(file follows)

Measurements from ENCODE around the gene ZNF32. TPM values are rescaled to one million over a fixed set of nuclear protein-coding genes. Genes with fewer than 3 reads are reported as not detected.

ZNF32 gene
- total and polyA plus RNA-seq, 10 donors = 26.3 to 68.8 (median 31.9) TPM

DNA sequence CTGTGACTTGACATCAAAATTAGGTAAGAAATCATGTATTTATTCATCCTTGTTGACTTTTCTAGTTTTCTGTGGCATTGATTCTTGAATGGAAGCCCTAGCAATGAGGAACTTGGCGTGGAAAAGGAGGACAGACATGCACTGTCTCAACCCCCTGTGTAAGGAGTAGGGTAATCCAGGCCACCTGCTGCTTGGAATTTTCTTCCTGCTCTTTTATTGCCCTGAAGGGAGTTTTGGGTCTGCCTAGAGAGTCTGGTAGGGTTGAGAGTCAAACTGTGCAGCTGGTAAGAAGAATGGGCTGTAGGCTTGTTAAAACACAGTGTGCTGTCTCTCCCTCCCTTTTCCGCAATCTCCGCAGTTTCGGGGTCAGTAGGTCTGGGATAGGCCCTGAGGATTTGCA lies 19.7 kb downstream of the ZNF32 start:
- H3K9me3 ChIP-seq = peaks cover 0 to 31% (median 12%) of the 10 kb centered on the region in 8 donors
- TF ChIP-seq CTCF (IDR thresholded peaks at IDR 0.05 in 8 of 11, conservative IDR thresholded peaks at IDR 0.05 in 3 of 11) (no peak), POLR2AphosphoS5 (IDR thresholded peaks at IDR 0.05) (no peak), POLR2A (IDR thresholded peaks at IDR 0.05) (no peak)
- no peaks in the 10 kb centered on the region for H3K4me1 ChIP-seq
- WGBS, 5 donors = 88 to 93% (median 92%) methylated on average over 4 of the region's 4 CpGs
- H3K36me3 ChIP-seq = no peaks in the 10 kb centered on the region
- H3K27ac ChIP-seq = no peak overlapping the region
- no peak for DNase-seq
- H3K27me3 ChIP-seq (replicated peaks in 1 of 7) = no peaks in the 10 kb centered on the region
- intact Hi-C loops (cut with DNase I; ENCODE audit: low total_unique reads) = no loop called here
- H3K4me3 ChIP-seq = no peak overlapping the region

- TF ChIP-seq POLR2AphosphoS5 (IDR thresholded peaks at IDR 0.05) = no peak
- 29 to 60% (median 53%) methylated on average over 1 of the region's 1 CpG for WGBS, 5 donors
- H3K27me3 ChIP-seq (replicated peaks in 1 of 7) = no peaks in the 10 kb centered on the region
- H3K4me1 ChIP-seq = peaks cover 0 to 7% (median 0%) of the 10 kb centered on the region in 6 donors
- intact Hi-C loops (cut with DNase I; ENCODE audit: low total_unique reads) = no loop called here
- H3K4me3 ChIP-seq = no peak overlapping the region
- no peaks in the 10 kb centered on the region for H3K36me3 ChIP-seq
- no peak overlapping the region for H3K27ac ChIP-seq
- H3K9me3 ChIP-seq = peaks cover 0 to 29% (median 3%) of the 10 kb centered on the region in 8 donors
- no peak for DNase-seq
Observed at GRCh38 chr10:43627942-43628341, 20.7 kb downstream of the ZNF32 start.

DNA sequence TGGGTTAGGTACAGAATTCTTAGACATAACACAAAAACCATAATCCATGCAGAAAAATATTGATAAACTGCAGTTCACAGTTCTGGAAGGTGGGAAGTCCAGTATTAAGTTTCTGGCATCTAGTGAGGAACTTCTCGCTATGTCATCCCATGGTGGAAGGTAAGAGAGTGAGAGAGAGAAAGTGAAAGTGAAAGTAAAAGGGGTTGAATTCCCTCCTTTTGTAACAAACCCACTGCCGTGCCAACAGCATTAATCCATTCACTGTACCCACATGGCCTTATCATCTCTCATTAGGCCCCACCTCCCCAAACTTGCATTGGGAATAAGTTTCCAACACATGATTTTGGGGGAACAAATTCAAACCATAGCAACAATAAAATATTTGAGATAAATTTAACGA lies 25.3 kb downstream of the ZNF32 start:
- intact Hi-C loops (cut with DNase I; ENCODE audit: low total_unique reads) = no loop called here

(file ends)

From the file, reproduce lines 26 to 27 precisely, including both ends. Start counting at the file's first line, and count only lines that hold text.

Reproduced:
DNA sequence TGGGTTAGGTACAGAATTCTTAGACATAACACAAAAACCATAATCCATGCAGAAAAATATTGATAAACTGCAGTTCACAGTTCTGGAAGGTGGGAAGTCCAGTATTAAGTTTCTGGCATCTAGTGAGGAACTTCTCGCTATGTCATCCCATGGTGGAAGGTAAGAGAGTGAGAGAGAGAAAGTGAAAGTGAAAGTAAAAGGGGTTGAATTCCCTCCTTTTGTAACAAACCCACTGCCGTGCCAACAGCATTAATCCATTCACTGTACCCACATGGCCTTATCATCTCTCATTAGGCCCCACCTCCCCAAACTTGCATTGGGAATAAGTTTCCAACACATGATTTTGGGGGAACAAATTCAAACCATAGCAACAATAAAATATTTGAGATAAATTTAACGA lies 25.3 kb downstream of the ZNF32 start:
- intact Hi-C loops (cut with DNase I; ENCODE audit: low total_unique reads) = no loop called here